NASA 'Ambassadors' Spread the Scientific Word
Space enthusiasts have joined together for an eighth year as
part of NASA's Solar System Ambassadors Program, a volunteer-
based group whose mission is to educate the public about the
wonders of space exploration.
Ambassadors are everyday citizens with an interest in space
science and the solar system. With 459 ambassadors coming
from all 50 states and Puerto Rico, the program has a wide
Image right: Visitors look at an exhibit during Astronomy and Space Day at the Georgia Southern University Planetarium, April 2000. Image credit: NASA/JPL.
"The diversity in this year's applicants is particularly
striking," said Kay Ferrari, coordinator of the program at
NASA's Jet Propulsion Laboratory in Pasadena, Calif.
"While the Solar System Ambassador program has long been the
haven for space enthusiasts from all walks of life, it is
particularly inspiring to see the range of fields
represented: firefighter, high school senior, retired Wall
Street analyst, Navy medic and attorney."
The Solar System Ambassador program was created in 1997.
The ambassadors' main objective is to spread knowledge of
the solar system by organizing community events and visiting
To prepare, ambassadors participate in a series of online
training courses provided by JPL. Educational materials are
supplied by the space missions.
Ambassador Susan Cabello of Laredo Texas, a mother of two
boys, has a special interest in educating the young and a
passion for space.
"I want to reach all children," said Cabello, who has an
associate's degree in criminology and plans to hold her next
event for Earth-Sun Day at Laredo Community College. "Middle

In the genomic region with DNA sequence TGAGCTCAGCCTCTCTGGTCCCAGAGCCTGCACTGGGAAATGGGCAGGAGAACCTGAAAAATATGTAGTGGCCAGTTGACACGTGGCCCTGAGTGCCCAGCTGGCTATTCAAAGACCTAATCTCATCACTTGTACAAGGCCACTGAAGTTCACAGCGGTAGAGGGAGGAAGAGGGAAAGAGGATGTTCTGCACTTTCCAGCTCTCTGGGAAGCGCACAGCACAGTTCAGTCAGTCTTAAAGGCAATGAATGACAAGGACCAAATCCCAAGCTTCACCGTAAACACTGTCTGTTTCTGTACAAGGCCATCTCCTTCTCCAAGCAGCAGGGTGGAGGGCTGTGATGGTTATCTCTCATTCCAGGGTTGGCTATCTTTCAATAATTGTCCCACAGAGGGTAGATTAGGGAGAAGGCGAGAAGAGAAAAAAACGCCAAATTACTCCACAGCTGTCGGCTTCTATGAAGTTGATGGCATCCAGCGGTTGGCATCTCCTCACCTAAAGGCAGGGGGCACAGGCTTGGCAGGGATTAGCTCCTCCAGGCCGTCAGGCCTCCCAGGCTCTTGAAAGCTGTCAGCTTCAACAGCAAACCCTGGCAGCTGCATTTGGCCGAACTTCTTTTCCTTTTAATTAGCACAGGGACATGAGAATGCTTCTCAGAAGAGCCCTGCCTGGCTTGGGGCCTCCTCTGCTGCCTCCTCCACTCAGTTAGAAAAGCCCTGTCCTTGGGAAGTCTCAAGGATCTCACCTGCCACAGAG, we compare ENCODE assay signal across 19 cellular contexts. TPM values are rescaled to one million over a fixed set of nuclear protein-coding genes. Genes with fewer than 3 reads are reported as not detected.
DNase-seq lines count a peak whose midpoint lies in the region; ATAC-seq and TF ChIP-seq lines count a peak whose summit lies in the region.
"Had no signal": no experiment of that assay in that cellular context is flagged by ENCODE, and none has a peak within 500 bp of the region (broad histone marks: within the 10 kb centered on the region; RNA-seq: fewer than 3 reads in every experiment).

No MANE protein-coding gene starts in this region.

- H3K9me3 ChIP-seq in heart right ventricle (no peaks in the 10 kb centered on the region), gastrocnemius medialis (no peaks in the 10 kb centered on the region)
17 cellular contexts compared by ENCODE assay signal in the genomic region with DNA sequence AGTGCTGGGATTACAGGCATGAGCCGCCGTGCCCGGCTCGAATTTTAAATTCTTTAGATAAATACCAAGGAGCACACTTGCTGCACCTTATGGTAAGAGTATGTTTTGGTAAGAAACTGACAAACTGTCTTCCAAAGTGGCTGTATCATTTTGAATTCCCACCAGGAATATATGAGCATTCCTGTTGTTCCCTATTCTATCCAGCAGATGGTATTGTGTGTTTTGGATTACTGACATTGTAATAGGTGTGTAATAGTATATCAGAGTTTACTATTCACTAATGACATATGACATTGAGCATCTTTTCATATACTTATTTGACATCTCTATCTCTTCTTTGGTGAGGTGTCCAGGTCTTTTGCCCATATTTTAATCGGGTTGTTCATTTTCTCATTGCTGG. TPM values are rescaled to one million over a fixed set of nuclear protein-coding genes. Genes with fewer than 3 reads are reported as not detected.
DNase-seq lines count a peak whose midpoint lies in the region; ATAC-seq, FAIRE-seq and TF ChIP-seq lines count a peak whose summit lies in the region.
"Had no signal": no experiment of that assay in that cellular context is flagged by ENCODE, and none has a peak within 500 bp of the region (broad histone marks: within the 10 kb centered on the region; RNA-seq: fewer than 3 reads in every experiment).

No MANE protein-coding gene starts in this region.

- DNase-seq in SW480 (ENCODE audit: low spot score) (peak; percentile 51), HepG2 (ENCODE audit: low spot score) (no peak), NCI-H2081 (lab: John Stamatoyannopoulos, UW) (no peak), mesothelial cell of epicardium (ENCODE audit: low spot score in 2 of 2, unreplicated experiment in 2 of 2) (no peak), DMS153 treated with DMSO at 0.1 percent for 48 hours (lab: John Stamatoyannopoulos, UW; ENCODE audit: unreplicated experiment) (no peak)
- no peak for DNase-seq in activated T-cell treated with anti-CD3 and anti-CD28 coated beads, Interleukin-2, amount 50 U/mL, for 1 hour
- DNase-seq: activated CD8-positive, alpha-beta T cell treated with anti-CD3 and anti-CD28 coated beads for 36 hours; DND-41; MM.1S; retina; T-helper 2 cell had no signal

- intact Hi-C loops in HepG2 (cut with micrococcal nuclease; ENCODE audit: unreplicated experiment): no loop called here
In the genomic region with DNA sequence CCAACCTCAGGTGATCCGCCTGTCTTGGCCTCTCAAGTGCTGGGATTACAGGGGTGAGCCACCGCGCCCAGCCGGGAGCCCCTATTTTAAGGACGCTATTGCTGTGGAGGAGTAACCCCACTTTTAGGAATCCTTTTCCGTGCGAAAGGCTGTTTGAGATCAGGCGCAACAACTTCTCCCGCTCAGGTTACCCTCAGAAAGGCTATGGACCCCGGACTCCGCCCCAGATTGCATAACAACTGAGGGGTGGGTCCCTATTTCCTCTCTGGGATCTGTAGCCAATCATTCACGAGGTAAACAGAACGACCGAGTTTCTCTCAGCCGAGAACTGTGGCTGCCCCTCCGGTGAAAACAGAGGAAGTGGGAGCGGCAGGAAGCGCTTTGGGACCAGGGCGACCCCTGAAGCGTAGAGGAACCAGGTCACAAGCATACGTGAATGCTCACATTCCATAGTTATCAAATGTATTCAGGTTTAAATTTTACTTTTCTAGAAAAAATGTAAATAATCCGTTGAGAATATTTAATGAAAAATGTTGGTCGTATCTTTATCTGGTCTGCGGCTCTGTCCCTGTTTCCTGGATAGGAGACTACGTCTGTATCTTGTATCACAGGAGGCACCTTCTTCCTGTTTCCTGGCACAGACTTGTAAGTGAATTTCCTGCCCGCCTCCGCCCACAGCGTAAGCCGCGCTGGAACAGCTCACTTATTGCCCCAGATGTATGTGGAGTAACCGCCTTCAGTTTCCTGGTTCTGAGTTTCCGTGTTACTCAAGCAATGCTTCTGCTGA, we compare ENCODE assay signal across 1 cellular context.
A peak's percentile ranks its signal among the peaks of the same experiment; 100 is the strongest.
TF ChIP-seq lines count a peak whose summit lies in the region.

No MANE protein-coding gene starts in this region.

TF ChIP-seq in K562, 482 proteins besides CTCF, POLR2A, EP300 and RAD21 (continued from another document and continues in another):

school is a place to attempt to reach children first. I
believe that if you can give kids at that age a dream to
work for, they can achieve it. I also want to visit high
schools and tell kids to study the tough classes for their
career and personal satisfaction."
Navy medic Oteasha Leonard, who is stationed in San Diego,
has similar aspirations. Her first event is the Military
Kids Space Day in San Diego.
"No child should be left out when it comes to education,"
said Leonard, who once attended a school for Aerospace
Medicine Technology. "Maybe one of the children I reach out
to will become an astronaut, astronomer or scientist. I want
to give them a head start at the opportunity."
Lisa Olsen, a developmental training supervisor from Amboy,
Ill., says space captured her attention at a young age, and
she now has the ability to put that interest to good use.
"I would like to reach the people who have always had an
interest in astronomy and space exploration, but have been
too busy, insecure, or just have not had the opportunity to
explore the amazing events. I would also hope to get more
people, women in particular, excited about the field of
science and technology."
For more information on JPL's Solar System Ambassador
program, visit http://www.jpl.nasa.gov/ambassador/front.html
, or contact Kay Ferrari at firstname.lastname@example.org
(818) 354-7581. A calendar of events hosted by ambassadors
is available at
JPL is managed for NASA by the California Institute of
Technology in Pasadena, Calif.
Annie Carone (818) 393-5464
NASA's Jet Propulsion Laboratory